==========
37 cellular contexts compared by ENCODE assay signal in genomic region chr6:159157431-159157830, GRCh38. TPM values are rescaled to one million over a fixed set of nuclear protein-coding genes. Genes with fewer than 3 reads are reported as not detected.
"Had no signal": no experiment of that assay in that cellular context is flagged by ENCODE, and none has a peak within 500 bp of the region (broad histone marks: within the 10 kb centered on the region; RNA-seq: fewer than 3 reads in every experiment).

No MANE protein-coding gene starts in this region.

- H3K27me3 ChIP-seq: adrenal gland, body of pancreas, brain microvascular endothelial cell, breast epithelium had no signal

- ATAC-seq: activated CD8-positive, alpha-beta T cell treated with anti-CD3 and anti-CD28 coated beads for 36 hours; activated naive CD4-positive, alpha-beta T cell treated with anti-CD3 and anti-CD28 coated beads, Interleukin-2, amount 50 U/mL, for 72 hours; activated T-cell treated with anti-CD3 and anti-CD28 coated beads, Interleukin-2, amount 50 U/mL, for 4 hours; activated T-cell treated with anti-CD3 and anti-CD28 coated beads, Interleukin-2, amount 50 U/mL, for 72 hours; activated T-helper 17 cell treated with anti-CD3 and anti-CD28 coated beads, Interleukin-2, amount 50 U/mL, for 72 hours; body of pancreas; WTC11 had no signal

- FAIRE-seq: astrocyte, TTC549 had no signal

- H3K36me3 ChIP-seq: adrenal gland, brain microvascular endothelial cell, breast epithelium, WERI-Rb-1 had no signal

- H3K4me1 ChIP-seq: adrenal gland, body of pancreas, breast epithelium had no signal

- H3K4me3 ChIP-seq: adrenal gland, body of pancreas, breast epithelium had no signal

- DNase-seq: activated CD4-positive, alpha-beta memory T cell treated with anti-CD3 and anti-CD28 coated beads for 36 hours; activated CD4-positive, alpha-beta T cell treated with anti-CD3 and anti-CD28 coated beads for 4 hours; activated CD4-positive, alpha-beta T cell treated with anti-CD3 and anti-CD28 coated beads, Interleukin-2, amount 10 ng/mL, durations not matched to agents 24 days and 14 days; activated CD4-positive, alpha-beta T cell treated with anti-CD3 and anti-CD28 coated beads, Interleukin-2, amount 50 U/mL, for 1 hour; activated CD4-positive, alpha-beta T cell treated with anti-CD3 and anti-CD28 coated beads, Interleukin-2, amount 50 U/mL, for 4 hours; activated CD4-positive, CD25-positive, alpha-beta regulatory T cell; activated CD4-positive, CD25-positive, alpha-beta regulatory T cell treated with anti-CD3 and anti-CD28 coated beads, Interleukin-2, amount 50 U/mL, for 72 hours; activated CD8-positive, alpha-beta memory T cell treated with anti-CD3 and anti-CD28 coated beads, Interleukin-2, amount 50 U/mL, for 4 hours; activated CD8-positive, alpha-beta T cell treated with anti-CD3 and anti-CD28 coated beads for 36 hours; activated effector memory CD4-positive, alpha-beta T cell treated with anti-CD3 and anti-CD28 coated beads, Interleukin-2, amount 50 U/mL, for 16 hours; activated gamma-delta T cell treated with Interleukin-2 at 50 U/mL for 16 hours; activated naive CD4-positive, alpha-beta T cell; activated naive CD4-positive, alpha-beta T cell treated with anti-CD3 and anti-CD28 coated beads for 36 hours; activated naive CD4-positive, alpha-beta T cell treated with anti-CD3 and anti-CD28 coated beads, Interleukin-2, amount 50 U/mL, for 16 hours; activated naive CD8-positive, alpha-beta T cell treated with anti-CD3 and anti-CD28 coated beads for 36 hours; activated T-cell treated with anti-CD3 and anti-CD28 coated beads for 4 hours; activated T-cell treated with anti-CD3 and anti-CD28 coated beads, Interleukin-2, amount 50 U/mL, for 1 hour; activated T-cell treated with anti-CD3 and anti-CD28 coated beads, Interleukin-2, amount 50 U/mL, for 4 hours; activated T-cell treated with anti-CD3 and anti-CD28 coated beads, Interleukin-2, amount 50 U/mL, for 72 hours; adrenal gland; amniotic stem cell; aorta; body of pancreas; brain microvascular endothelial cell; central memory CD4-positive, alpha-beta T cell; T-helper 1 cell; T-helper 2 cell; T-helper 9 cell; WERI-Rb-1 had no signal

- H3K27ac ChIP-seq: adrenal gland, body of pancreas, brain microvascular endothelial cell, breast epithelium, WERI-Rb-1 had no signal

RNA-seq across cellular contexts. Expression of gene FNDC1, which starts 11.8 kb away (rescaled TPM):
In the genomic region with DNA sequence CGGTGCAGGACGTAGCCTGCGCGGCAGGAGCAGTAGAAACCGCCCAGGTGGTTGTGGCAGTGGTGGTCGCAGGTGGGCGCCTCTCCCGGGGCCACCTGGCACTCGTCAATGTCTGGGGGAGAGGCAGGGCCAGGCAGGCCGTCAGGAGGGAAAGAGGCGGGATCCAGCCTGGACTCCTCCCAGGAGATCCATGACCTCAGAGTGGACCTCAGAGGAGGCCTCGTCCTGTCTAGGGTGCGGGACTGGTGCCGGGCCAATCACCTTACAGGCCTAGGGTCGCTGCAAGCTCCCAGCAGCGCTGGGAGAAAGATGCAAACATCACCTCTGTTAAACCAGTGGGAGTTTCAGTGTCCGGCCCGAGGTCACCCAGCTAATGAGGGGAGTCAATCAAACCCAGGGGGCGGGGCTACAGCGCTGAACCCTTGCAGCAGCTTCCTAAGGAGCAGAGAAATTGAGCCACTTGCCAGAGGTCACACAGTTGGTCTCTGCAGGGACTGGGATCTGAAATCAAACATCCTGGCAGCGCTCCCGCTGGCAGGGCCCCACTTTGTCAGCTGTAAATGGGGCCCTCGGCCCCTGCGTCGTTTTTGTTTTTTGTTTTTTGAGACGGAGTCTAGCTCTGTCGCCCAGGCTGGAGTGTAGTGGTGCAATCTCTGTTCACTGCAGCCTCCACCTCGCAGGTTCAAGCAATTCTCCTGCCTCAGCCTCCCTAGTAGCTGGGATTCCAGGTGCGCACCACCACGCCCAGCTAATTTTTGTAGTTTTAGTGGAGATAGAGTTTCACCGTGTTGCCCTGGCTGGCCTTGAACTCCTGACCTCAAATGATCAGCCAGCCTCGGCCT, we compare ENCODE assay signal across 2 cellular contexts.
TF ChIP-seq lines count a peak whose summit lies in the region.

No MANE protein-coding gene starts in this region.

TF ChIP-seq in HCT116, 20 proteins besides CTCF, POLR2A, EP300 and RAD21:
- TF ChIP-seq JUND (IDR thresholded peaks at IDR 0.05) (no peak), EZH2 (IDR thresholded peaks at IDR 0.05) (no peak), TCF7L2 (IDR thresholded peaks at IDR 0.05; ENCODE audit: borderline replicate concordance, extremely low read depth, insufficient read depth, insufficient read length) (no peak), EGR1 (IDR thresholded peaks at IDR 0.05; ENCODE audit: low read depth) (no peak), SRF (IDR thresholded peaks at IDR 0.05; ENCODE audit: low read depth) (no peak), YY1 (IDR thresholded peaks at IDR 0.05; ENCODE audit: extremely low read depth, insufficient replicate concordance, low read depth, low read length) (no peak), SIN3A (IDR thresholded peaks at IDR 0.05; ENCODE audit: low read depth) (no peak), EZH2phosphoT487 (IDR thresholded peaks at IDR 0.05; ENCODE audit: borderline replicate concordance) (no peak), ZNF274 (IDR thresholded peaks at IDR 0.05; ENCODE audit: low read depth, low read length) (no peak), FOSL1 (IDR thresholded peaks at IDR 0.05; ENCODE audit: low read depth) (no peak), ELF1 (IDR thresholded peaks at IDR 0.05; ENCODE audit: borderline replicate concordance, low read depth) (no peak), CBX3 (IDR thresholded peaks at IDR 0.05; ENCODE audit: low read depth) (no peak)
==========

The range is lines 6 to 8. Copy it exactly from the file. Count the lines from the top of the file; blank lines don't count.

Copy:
- FAIRE-seq: astrocyte, TTC549 had no signal

- H3K36me3 ChIP-seq: adrenal gland, brain microvascular endothelial cell, breast epithelium, WERI-Rb-1 had no signal

- H3K4me1 ChIP-seq: adrenal gland, body of pancreas, breast epithelium had no signal